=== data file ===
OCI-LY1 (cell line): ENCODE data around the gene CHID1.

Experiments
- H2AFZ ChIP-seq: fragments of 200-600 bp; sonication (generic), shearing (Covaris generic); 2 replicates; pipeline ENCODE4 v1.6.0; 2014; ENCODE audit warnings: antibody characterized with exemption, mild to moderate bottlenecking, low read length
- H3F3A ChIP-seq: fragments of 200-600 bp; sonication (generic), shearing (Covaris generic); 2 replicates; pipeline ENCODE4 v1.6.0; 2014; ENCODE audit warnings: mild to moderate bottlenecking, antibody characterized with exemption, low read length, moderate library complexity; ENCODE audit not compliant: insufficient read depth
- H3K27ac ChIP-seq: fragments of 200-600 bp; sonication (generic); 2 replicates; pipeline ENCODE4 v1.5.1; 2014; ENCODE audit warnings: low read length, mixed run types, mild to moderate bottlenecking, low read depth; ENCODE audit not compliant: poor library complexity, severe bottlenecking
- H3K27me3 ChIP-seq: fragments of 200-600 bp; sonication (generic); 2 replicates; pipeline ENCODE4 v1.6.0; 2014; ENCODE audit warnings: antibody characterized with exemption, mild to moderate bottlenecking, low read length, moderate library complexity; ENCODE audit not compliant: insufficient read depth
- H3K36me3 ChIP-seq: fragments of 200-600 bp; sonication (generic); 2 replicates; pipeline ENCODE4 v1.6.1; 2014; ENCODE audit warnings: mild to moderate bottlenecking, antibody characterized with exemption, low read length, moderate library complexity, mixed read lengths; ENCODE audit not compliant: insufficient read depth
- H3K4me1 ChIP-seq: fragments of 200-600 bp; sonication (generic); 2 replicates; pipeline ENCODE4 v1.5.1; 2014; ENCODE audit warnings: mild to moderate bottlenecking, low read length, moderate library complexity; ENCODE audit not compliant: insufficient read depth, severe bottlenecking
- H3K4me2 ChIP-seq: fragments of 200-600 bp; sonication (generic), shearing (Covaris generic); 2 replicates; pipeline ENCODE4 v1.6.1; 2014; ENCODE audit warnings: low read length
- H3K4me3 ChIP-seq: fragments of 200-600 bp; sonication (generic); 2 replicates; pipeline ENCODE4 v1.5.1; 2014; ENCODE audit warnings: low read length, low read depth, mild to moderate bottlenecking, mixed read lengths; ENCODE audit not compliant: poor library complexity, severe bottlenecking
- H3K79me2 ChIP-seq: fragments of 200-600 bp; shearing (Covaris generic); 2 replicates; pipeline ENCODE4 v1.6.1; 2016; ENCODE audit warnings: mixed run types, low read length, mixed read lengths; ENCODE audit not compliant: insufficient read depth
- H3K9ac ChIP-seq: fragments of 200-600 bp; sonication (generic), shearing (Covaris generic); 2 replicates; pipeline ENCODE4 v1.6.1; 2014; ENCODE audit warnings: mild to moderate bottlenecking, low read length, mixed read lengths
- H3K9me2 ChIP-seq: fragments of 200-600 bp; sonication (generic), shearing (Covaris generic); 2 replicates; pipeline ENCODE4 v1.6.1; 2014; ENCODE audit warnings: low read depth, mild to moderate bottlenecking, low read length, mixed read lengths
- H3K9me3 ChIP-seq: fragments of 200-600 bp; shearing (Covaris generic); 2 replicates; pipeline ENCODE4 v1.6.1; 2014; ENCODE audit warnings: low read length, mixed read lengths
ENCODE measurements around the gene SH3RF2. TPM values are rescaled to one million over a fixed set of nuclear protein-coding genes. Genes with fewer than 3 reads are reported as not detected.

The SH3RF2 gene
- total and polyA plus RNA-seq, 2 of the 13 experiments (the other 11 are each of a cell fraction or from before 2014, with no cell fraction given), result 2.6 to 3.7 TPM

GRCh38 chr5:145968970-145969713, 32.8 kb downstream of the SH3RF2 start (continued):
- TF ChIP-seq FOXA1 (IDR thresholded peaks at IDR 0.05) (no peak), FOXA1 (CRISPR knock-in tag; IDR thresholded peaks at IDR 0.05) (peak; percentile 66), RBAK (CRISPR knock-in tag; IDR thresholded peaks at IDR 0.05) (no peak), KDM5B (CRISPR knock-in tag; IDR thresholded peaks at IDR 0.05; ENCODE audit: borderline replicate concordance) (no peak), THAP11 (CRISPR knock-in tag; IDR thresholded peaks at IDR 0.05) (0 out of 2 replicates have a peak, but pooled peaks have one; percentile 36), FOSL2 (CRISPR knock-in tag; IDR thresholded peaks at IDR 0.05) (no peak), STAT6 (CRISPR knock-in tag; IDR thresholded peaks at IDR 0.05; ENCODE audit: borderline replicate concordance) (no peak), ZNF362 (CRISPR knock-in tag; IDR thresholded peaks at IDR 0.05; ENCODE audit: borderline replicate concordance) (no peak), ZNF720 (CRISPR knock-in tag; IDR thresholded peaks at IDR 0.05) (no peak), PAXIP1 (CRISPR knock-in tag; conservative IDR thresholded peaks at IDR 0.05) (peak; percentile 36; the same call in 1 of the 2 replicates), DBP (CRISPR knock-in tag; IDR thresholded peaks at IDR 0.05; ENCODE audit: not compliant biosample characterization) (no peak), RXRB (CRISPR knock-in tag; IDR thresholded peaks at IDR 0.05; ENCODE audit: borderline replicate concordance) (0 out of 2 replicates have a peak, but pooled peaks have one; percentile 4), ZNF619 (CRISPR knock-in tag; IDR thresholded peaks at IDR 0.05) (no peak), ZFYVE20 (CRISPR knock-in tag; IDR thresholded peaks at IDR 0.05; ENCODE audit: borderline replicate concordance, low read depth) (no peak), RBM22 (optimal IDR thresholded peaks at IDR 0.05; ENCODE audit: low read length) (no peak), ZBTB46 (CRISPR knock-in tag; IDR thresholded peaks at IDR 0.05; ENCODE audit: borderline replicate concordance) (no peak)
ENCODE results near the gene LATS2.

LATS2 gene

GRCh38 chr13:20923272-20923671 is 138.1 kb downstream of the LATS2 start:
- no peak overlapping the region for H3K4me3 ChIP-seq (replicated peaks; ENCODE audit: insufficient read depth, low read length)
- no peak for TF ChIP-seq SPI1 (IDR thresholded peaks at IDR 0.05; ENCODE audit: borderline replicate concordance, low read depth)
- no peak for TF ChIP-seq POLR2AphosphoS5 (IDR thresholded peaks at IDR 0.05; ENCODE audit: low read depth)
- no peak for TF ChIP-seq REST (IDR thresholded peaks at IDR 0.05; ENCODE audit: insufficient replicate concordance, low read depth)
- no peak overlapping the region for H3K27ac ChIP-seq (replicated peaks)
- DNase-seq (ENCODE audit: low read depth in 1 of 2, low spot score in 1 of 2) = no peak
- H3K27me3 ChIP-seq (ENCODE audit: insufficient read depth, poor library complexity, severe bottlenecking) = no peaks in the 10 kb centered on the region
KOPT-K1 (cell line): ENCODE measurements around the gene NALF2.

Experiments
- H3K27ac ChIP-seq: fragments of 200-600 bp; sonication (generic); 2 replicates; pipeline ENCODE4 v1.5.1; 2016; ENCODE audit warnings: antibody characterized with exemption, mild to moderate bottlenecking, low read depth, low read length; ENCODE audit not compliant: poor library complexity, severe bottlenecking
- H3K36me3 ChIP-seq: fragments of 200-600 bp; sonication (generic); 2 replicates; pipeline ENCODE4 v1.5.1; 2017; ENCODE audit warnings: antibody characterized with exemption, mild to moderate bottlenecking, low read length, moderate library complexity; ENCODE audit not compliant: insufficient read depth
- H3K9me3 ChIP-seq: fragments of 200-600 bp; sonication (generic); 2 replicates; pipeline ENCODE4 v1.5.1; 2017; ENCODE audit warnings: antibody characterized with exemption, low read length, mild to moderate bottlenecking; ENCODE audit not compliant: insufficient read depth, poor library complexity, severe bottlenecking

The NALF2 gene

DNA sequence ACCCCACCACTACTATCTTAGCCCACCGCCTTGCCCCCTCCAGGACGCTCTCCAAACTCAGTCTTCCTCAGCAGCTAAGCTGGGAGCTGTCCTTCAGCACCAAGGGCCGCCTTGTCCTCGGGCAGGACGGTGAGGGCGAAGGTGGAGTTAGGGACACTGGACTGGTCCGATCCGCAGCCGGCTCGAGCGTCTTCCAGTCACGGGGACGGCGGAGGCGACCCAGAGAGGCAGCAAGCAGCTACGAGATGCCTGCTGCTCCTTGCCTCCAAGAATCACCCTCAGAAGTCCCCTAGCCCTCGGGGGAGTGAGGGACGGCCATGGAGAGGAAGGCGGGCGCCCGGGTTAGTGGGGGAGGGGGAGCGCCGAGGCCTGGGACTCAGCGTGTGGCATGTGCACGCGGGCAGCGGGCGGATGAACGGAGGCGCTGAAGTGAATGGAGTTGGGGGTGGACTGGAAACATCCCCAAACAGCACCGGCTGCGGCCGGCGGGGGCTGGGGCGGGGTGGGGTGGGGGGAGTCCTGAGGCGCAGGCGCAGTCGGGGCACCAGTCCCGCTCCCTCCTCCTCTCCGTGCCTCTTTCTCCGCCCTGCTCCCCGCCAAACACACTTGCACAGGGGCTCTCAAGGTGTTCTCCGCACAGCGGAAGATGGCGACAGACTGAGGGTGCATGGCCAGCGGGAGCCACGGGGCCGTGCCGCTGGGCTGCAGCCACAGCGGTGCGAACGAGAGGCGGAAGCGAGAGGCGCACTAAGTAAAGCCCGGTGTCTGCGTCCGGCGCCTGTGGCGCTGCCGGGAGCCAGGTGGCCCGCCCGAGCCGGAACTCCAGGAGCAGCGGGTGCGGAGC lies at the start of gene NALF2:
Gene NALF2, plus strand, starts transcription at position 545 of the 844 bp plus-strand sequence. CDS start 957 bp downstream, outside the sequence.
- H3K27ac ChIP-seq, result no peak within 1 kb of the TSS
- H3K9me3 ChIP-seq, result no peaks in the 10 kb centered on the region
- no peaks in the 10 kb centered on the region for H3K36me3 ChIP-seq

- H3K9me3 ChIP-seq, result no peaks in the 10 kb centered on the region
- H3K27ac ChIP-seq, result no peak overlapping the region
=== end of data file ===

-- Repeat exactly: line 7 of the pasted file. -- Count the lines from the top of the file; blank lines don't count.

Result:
- H3K36me3 ChIP-seq: fragments of 200-600 bp; sonication (generic); 2 replicates; pipeline ENCODE4 v1.6.1; 2014; ENCODE audit warnings: mild to moderate bottlenecking, antibody characterized with exemption, low read length, moderate library complexity, mixed read lengths; ENCODE audit not compliant: insufficient read depth